On August 10, 2007, attorneys and law student interns with the Jerome N. Frank Legal Services Organization of the Yale Law School, filed a lawsuit under the Freedom of Information Act, 5 U.S.C. § 552 ("FOIA"), in the U.S. District Court for the District of Connecticut, seeking to compel the release of government records regarding the immigration enforcement policies, practices, and activities of the Immigration and Custom Enforcement Division of the Department of Homeland Security ("ICE") in and around New Haven, Connecticut. Specifically, Plaintiffs sought the release of records relating to a June 6, 2007 immigration raid in New Haven, Connecticut, in which 29 individuals were arrested and detained. Plaintiffs alleged that the raid came on the heels of the approval of a municipal identification card program in New Haven. The Government filed an answer, generally denying Plaintiffs' allegations.
In April of 2008, the Government moved for summary judgment. During oral argument, the District Court (Judge Mark R. Kravitz) suggested he conduct an in camera review of certain categories of documents in dispute. In September of 2008, the Court issued its Ruling on Documents Submitted In Camera, holding that certain categories of documents containing individually identifiable information were properly withheld from disclosure, but that certain email documents were not exempt from disclosure. Unidad Latina En Acción v. U.S. Dep't of Homeland Sec., 253 F.R.D. 44 (D. Conn. 2008). The Court instructed the parties to use this ruling as a guide for resolving similar disputes.
On December 9, 2008, the Court (Judge Kravitz) entered its ruling on the adequacy of the Government's search. The Court ordered the Government to submit an additional declaration detailing three discrete aspects of its search, but stated that once the Government did so, it would be inclined to grant summary judgment on the adequacy of the search. However, the Plaintiffs then moved for relief from the order, stating that the Government had included false statements in one of the declarations that the Court had relied upon. The Court subsequently granted the Plaintiffs' motion and allowed them to depose certain ICE FOIA officers on the adequacy of the Government's search. The Government also withdrew its summary judgment motion insofar as it pertained to the adequacy of the search.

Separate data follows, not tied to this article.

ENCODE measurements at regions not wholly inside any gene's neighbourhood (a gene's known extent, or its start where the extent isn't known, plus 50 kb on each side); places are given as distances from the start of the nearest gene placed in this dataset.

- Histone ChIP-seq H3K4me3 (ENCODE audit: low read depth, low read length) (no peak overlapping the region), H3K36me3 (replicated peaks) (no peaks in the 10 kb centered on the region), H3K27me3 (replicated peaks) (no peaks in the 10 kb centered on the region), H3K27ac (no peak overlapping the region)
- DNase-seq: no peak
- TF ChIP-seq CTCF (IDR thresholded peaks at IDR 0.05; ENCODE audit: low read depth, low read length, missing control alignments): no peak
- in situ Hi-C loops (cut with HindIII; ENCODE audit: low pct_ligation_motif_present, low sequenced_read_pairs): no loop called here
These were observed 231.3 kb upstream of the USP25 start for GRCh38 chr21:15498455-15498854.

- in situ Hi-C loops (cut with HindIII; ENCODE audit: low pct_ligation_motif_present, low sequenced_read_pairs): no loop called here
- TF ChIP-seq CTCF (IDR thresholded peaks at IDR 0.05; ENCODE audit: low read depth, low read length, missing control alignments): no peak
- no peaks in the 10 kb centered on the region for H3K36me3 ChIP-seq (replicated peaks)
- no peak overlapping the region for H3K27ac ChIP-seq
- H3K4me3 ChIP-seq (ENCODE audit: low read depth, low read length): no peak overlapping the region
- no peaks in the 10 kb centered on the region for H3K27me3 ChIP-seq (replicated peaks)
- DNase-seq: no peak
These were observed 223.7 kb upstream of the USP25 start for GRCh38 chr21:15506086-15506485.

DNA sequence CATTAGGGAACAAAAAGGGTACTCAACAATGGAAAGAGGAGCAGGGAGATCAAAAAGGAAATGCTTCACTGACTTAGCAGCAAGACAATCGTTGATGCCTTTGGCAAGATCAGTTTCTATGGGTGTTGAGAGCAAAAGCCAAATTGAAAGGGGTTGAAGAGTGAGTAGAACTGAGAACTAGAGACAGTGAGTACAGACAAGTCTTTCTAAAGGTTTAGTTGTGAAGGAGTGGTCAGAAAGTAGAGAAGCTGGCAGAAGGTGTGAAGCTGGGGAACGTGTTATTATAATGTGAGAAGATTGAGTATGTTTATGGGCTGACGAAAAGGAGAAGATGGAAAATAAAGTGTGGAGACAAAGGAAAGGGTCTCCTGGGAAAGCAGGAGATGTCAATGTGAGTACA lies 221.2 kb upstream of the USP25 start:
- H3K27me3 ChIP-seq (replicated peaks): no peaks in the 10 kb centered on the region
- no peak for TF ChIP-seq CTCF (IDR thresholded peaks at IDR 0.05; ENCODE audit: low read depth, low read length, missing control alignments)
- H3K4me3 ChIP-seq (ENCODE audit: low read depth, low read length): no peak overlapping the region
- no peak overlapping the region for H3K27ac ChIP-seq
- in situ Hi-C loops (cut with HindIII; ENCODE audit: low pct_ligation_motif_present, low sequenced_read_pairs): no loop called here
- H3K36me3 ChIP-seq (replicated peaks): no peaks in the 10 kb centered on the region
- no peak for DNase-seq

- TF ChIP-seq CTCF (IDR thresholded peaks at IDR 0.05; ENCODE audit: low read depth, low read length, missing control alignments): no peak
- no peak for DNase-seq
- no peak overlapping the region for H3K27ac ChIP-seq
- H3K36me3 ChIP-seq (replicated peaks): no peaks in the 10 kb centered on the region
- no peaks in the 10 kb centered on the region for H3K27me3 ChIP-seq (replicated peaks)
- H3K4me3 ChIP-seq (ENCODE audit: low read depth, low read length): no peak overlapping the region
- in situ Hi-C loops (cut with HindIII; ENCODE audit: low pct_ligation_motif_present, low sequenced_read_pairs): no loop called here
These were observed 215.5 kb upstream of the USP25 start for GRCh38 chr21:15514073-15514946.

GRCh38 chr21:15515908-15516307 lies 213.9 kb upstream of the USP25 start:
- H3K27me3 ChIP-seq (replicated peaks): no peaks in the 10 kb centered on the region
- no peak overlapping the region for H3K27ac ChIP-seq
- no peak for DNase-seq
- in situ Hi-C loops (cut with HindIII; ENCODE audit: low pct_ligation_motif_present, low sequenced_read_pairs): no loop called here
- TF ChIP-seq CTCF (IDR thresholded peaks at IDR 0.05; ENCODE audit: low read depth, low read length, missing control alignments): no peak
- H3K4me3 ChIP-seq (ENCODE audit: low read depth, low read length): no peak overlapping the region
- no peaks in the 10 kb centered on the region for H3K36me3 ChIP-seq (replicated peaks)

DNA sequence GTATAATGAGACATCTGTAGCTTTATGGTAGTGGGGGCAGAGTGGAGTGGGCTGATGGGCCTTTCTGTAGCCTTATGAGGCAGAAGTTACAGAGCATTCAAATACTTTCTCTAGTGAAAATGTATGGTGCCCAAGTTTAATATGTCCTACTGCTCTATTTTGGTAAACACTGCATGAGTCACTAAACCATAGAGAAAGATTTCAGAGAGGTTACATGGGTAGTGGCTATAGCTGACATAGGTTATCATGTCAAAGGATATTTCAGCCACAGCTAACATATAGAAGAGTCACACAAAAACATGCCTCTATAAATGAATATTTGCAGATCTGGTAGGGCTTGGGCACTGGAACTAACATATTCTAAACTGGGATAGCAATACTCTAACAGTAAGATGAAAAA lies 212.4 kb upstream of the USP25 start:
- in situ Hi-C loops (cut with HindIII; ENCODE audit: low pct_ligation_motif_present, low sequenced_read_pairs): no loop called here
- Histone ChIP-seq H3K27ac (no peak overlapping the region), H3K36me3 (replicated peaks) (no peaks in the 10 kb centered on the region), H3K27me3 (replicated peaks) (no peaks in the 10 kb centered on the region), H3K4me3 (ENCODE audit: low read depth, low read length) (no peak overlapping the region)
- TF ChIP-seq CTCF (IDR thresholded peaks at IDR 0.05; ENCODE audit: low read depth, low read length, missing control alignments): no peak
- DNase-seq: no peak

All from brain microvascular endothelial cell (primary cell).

On January 30, 2009, the Court (Judge Kravitz) ruled on its second in camera review based on a certain set of redactions in the Government's documents. The Court ordered that the redactions were appropriate where the individually identifiable information could be matched to individuals, but held it was inappropriate to withhold such information when it was already in the public domain. With this ruling, the Court denied the Government's summary judgment motion as moot, as it had now conducted two in camera reviews and the Government had withdrawn another aspect of its motion.
The Government then submitted a third round of documents for the Court's review, with the dispute now centered on the scope of Plaintiffs' FOIA request. On March 27, 2009, the Court entered a text order stating that, for reasons stated during oral argument, the Government had properly withheld certain documents but not others.
In late May 2009, following the depositions of the ICE FOIA officers, the parties had worked out an agreement regarding the adequacy of the Government's searches. By November, the parties stipulated that, with the exception of costs and attorneys fees, no further relief was being sought from the Court, and stipulated to dismiss the claims with prejudice. The Court entered judgment for Plaintiffs in part and for the Government in part. In January of 2010, the parties settled the outstanding issues of costs and attorneys' fees, with the Government agreeing to pay Plaintiffs' counsel $64,000.00. Dan Dalton - 02/26/2008
Dan Whitman - 10/15/2014